Lisa is constantly complaining to her husband about the way he parks his car, hangs his clothes, makes the bed, and even where he leaves his keys on the counter. She has her husband on pins and needles due to her rigid ways and his inability to do anything right in her eyes.
David always feels that his schoolwork and performance on the football field are never good enough. Every night he studies for hours and goes over his football plays in his backyard until dark. Whenever he gets below an A on a test, he is devastated and ends up with a severe headache.
DEFINITION & KEY THOUGHTS
Perfectionism involves a tendency to feel that anything that is less than perfect is completely unacceptable and is rooted in the need for affirmation and control.
Perfectionists believe that they should know everything and as a result, will beat themselves up for even the tiniest mistakes. They believe that they should be completely powerful and whenever things are out of their control, they become upset. Lastly, they believe that they should accomplish an impossible amount of work and become discouraged and depressed over how little they can actually do.
Perfectionists are idealistic and often think about the way that things should be rather than how they are. They set unreachably high goals that ultimately set them up for failure, discouragements, and quitting. Perfectionists are afraid of failure and equate it with a lack of personal worth. Lastly, they rarely think about their own desires, but rather are product-minded and believe that happiness, contentment, and any sense of accomplishment are not valid until the completion of something. They over look the process of things because they are too focused on reaching the result.
Perfectionists feel that they must be the best at everything they do and that their worth is calculated by their performance- as a result their sense of worth is constantly fluctuating on a daily basis.
When discussing perfectionism, it is important to bring up the two different personality types that exist:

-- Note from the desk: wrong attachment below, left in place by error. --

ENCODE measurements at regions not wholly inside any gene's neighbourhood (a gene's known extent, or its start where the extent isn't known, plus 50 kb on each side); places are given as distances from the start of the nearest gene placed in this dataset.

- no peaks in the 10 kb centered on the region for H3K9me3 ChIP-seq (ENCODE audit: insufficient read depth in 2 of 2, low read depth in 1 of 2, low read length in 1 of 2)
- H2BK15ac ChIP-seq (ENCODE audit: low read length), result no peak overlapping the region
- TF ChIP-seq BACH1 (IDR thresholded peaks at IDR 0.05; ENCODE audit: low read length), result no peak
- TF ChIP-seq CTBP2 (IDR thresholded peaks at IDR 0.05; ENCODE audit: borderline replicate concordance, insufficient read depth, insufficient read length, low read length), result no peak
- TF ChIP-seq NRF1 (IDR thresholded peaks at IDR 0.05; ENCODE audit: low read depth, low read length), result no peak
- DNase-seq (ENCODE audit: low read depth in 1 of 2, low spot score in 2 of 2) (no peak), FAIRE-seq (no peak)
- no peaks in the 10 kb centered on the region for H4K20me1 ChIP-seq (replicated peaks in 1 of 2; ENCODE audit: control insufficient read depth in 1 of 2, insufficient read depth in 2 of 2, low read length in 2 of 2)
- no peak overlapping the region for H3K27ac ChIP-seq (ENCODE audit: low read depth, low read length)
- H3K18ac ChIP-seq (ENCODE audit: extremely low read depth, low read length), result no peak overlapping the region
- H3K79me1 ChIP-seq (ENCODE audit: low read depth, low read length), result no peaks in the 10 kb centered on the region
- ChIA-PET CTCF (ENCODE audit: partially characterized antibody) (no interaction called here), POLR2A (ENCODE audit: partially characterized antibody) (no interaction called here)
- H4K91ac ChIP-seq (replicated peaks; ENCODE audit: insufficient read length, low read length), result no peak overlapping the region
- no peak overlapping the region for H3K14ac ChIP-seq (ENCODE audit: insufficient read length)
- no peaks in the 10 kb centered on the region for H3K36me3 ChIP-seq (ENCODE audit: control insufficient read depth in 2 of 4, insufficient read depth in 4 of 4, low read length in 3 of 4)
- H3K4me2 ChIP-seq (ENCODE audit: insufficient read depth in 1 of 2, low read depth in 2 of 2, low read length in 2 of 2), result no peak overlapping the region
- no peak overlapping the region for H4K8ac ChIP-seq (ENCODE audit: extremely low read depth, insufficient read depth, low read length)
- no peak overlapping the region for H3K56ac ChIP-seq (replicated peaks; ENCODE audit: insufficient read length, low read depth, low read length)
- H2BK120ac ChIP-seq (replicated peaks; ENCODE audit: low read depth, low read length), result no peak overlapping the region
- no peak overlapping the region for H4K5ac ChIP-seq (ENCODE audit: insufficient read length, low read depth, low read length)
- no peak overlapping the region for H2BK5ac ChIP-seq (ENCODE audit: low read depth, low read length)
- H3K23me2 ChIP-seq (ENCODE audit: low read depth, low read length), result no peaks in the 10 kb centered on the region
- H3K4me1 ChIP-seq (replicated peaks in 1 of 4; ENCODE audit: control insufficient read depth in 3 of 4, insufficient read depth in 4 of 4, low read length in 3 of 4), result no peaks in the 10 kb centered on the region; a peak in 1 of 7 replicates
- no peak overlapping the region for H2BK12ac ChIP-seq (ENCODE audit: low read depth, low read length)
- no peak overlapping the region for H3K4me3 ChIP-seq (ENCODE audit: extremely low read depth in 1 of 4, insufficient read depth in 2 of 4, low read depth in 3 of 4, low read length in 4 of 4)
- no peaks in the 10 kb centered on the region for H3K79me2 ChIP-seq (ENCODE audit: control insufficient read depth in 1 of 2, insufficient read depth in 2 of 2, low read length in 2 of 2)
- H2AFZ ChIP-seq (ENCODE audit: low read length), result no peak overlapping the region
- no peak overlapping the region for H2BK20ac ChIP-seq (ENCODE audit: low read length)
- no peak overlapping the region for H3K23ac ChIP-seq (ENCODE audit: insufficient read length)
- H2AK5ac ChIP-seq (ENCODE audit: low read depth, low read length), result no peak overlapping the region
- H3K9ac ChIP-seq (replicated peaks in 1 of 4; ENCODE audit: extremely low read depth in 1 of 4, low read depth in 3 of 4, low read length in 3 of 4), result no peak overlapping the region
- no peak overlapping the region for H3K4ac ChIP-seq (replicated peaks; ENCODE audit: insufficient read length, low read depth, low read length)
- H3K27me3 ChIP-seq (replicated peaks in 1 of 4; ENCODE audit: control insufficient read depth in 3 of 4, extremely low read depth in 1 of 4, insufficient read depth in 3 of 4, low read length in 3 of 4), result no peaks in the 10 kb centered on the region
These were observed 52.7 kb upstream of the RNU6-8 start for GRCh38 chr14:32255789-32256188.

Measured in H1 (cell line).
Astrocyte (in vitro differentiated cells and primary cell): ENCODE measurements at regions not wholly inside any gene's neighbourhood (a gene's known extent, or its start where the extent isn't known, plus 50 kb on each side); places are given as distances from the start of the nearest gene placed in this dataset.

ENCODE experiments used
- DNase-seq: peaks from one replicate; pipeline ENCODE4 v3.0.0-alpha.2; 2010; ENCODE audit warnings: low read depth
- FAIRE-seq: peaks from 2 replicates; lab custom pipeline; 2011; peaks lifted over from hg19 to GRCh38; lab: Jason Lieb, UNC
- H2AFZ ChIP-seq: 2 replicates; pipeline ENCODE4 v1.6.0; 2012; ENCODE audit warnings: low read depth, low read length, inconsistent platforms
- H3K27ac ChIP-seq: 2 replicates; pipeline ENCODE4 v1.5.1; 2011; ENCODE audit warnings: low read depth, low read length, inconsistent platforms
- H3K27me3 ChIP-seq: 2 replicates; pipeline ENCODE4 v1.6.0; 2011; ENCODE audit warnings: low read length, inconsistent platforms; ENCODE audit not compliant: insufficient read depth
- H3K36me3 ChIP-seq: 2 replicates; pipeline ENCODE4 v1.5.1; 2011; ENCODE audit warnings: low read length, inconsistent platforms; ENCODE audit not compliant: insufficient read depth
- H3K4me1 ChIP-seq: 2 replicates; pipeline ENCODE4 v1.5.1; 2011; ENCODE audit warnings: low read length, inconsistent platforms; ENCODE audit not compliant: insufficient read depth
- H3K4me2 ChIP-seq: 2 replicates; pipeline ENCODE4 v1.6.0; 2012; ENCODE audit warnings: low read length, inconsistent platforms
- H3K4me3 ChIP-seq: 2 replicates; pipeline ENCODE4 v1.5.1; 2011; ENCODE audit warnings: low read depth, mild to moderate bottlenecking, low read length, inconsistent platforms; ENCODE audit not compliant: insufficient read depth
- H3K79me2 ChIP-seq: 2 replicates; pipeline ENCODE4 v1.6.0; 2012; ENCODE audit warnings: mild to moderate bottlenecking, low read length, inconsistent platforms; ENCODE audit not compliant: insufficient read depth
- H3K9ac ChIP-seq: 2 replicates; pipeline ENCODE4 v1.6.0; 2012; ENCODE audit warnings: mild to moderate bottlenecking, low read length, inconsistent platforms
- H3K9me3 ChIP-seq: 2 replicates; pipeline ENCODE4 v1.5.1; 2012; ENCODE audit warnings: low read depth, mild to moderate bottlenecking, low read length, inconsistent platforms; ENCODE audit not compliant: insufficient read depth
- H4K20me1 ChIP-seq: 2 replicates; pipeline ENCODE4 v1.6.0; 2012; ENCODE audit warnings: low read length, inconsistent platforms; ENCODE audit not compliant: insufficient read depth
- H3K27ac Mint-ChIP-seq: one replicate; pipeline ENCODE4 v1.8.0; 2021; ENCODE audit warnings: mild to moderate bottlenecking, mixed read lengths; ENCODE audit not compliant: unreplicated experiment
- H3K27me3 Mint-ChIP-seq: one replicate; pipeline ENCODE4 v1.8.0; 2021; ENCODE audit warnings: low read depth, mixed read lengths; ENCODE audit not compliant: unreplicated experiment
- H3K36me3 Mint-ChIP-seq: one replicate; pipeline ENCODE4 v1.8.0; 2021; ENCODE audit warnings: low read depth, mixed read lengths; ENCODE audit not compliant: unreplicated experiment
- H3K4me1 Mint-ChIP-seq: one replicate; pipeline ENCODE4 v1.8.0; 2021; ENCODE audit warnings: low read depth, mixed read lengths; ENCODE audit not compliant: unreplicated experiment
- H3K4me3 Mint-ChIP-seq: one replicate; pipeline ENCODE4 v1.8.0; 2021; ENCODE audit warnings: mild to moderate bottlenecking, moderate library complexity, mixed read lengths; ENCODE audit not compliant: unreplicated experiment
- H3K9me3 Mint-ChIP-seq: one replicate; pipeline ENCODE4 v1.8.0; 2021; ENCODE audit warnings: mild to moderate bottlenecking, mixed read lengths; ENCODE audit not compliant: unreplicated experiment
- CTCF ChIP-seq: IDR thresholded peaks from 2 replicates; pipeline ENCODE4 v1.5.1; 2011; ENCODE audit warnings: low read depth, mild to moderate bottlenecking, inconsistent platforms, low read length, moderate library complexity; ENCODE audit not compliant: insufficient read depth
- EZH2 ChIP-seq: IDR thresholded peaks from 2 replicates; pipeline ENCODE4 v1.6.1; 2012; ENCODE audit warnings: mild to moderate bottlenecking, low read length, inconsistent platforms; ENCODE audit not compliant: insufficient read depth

- Type A people. These individuals are most likely to be perfectionists. They are strict, rigid, and have a very specific way of doing everything. They have a need for punctuality and often have problems with those who are more relaxed with their time. They are often described as being driven or as workaholics. These qualities may be the result of a certain point in their lives, when they probably received conditional love- that is, they only received a reward or acceptance if a certain standard was met. Type A people are more subject to suffering a heart attack at an earlier age.
- Type B people. These individuals are not as rigid as Type A people. They are much more carefree with their time, are more laid back, and are more flexible overall. They tend to cope more positively with daily stress than Type A people.
- Determine your personality. Explore yourself and discover what makes you tick. Sometimes it can be helpful to take a personality inventory- seeing yourself on paper might assist you in realizing that you have your own unique personality tendencies that constitute who you are. As a perfectionist, celebrate what you bring to your work but learn to manage it in a way that it is not harmful to yourself or others.
- Change is not the issue. You do not need to change, but rather need to understand your inherent nature towards perfectionism and how to use it appropriately.
- Learn acceptance and flexibility. Realize that it is okay that everyone is not as rigid or as strict as you are and that that is okay. Ask yourself what is the worst thing that could happen if you were to be a bit more lax- often it won’t anything worth using sleep over.
- Laugh a little. Don’t be so critical of yourself or others. Find humor in your mistakes and who you are.
- Be realistic. Nobody is perfect, so stop trying to be. Look at life as it is, rather than what you think that it should be. Meet those around you halfway- don’t try to do everything on your own and don’t expect yourself or others to do the impossible. Set reasonable time limits and attainable goals. Determine where in your life perfectionism is and is not appropriate and learn that sometimes your best is good enough. Last, realize that you can learn a lot of positive things from your mistakes.
Be perfect in heart. In the long run, a perfect heart will do more to guarantee you a life full of positive self-worth and healthy